My best friend and I have had many long talks since last fall. When the anxiety about the State of Affairs in our country becomes too much to bear, we pick up the phone.
Last week, we talked about how exhausting perpetual outrage is. Nearly every day, there seems to be something to be appalled by. There are calls to action to resist and impede and impeach.
It’s unsustainable, but anything less seems like weakness.
In one of our recent conversations, I struggled to articulate the fallacy at the core of this position. I told her a story I’d heard from a NPR reporter covering the inauguration. She spoke to one woman, of Muslim descent and American by birth, who relayed that for the first time she was afraid in her own country. The reporter then walked a few feet further and interviewed another woman who said that finally, after eight years of a Democratic president, she wasn’t afraid.
Is this what we’ve come to? Are terror or celebration our only two choices?
Our politics have become so polarized that any success for you is a loss for me. Any compromise seen as betrayal. Both parties feeling justified in running roughshod over the other because of some amorphous “mandate.”
(Although how anyone can claim a mandate in a country where only 59.7% of the country votes is beyond me.)
As a nation, we’ve stopped using our words.
Oh, we’re talking all right, but we’re only using the binary language of opposition. And we’re doing it in ALL CAPS ALL THE TIME.
When did we start assuming we know what other people think, and that all of our 324 million people fit neatly into one of two “parties?”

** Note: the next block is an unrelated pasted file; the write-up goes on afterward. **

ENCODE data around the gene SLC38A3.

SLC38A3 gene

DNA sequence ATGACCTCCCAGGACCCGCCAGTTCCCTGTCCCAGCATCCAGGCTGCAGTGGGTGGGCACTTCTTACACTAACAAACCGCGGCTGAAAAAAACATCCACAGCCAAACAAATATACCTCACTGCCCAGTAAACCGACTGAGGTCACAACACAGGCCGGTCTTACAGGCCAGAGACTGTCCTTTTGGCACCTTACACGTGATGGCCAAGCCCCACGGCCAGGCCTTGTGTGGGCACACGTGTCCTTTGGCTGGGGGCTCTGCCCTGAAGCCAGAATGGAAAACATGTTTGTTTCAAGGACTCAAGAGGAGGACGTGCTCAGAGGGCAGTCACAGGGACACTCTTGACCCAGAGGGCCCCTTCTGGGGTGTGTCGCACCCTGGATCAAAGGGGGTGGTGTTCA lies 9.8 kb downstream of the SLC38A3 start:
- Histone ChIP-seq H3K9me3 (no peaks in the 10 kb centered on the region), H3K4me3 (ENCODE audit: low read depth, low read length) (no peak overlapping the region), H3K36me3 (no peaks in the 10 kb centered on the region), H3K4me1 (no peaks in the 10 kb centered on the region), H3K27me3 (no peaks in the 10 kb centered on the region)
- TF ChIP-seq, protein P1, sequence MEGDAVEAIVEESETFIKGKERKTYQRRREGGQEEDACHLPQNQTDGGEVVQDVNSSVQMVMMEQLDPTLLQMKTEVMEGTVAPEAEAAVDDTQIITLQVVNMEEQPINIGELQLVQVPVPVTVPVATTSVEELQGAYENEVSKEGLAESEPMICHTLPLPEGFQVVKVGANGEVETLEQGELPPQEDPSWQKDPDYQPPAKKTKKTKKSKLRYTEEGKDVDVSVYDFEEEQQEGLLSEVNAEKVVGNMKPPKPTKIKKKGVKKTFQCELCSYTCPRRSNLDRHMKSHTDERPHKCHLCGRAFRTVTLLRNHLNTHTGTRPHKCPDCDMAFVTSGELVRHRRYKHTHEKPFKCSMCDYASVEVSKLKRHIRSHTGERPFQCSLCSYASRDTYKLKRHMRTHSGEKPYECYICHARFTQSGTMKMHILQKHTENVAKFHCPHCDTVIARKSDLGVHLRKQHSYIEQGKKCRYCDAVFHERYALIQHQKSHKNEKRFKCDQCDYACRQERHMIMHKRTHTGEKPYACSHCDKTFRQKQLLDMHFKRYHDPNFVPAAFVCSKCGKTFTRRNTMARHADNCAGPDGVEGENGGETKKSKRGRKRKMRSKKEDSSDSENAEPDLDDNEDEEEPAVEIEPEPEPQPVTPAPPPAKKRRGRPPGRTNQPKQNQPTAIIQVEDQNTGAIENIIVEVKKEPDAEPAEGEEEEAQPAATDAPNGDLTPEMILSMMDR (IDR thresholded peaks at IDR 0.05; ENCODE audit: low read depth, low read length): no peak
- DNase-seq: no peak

When did we lose the ability to discuss and disagree in the spirit of learning and persuading rather than misleading and blaming?
With an infinite amount of information available to us, why are we satisfied with one news outlet?
* * *
When I was a teenager, my mom gave me a sign that said “The problem with perpetually using profanity is that it seems completely inadequate in a real emergency.”
It didn’t curb my potty mouth (sorry Mom) but I do think about it often.
As a country, as consumers of media, we have fallen into the habits of oversimple explanations, entrenched positions and pointing fingers. The result? We’re either terrified or gloating. And neither position has a basis in reality.
Our limited, crude vocabulary and narrow ideas have left us woefully unprepared for a real emergency – or real life it would seem.
We need to start using our words – all of our words. We need to make room for “concern” and “dismay” and simple “neutrality” to give ourselves a breather from outrage and disgust. There is a place for “curiosity” and “caution” and “candor.” (Not to mention “courage” and “compassion.”)
And perhaps even more importantly, we need to start listening – not to our TVs and not to social media, but to each other.
What’s it like for you?
How would you solve that problem?
What’s working? Where are things going right?
What does prosperity look like to you? Freedom? Security? What do those things feel like? Is there enough for you and other people to have these same things too?
Using our words isn’t enough, but it is a necessary part of creating something better. Not just surviving until the next election. Not just kicking the can to the next session of Congress. Not just bemoaning things but actually working together to improve them.
I wrote this post when I found myself unable to sleep on a redeye flight from Portland to Atlanta. As I stared out the window at the lights forming towns and cities and homesteads below me, I thought of all that potential. All these families and elders and young people, some sleeping peacefully, others maybe awake as I was, worried and wondering.
Looking down at those lights, I felt an enormous love and hope for all of us. If we unleashed even a bit of that potential, everything could change. What now seems intractable could become innovative. Our differences could be recognized as a source of strength and not a problem to be solved.
We have more choices than those we make at the election box. We choose every day how we will speak, act and think. And all of that starts with our words.
Let’s choose wisely.